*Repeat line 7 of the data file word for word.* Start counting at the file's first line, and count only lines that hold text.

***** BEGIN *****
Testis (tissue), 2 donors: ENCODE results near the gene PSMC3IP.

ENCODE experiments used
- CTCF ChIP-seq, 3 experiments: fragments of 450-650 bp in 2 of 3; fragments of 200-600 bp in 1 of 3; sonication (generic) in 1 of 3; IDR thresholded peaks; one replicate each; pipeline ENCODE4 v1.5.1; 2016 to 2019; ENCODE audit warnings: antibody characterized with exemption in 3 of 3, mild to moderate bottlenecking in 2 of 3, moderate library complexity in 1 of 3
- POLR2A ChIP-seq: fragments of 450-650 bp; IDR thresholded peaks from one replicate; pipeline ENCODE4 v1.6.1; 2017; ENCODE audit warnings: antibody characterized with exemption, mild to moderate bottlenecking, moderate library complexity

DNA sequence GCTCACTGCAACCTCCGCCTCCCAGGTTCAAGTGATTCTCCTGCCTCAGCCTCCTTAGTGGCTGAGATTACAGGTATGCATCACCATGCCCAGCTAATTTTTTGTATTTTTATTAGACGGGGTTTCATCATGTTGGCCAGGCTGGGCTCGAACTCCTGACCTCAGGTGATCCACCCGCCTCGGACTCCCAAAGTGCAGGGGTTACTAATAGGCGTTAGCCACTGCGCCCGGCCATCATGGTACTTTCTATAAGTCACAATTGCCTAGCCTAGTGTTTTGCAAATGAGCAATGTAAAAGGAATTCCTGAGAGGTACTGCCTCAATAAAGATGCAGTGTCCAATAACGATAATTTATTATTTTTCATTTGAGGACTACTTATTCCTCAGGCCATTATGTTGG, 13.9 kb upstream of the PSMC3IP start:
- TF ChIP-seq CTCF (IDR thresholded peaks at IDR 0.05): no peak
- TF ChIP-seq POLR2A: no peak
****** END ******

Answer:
- TF ChIP-seq POLR2A: no peak